Waymo Encounters Unfavorable Rulings In Court Battle With Uber

Waymo faced a new setback in its legal fight with Uber following a set of unfavorable rulings before the trial is scheduled to start next month. This is after a judge of the federal court rejected a major trade-secret theft claim indicating that one of Waymo’s former engineers conspired with Uber. Additionally a technical analysis conducted by an expert witness of Waymo was rejected by the judge.

A defendant in the case was also dismissed and this is likely to place extra pressure on Waymo since it will require proof that there was misconduct aside from the engineer misappropriating proprietary information.

Not publicly available

According to legal experts it is impossible to tell what impact the ruling by the judge will have on the case since a significant number of the documents filed in court which describe details of the trade secrets are publicly available. Dismissing the claim will, however, not lead to a reduction in the damages that Waymo is asking for. Waymo was asking for damages to the tune of $1.86 billion and had originally filed 121 separate claims though it was ordered to reduce them in order to ensure that the case didn’t get unwieldy.

William Alsup, a U.S. District Judge, ruled that Otto Truck would not be Uber’s co-defendant in the case. Otto Trucking is the startup that was founded by Anthony Levandowski, the engineer accused of stealing trade secrets and technology from Waymo. The startup was a few months after formation acquired by Uber.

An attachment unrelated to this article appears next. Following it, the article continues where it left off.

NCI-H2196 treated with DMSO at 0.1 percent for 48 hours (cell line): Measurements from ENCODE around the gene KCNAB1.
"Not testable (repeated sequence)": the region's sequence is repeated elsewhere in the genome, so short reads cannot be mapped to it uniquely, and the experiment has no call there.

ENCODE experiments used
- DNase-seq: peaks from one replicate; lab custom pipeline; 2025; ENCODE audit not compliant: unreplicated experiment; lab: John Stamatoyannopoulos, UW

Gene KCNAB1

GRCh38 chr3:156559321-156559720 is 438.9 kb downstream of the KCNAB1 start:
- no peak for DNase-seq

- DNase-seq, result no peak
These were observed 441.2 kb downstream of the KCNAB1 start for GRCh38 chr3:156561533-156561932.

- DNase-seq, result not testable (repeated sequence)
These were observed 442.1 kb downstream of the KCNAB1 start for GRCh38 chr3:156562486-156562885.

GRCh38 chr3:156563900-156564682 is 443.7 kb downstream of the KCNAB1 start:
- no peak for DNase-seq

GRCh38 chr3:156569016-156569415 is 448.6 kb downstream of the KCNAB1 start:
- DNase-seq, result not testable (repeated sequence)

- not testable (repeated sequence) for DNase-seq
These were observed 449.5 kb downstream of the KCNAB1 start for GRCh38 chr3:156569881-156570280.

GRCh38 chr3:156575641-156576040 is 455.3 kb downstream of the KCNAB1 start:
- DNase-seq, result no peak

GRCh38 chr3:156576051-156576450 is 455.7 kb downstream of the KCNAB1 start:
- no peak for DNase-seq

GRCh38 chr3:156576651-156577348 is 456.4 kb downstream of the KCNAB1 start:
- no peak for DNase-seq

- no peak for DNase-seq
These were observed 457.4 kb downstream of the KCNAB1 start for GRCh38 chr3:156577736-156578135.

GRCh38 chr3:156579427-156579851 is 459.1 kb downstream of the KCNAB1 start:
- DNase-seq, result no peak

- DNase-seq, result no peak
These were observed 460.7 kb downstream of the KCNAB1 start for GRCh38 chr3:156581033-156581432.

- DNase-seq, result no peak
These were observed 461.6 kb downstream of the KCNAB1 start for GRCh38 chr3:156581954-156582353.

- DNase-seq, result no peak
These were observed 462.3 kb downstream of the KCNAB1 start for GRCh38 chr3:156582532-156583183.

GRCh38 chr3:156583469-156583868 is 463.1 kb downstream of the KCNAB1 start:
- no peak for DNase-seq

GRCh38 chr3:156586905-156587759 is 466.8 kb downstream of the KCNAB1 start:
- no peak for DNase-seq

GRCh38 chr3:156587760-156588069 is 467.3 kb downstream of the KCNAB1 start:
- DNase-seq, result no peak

Legal strategy

In the judge’s observation Levandowski was not named as a defendant by Waymo and this was because Alphabet’s self-driving car unit wanted to pursue arbitration with regards to his case while keeping the legal fight with Uber alive. Therefore, according to Alsup, Waymo must abide by its legal strategy.

“Having made and benefitted from its strategic choice to not name Levandowski as a defendant, Waymo may not renege and suggest that Otto Trucking — or any other defendant — is somehow a stand-in for Levandowski,” wrote Alsup in his ruling.

After the ruling an Uber spokesperson said that Waymo’s case had shrunk even further suggesting that it had a weak case to start with. But Waymo maintained that an inspection it had carried out on digital drawings, photos and devices belonging to Uber had shown that the ride-hailing firm was using the trade secrets of Waymo and had also copied the driverless car firm’s LiDAR designs.

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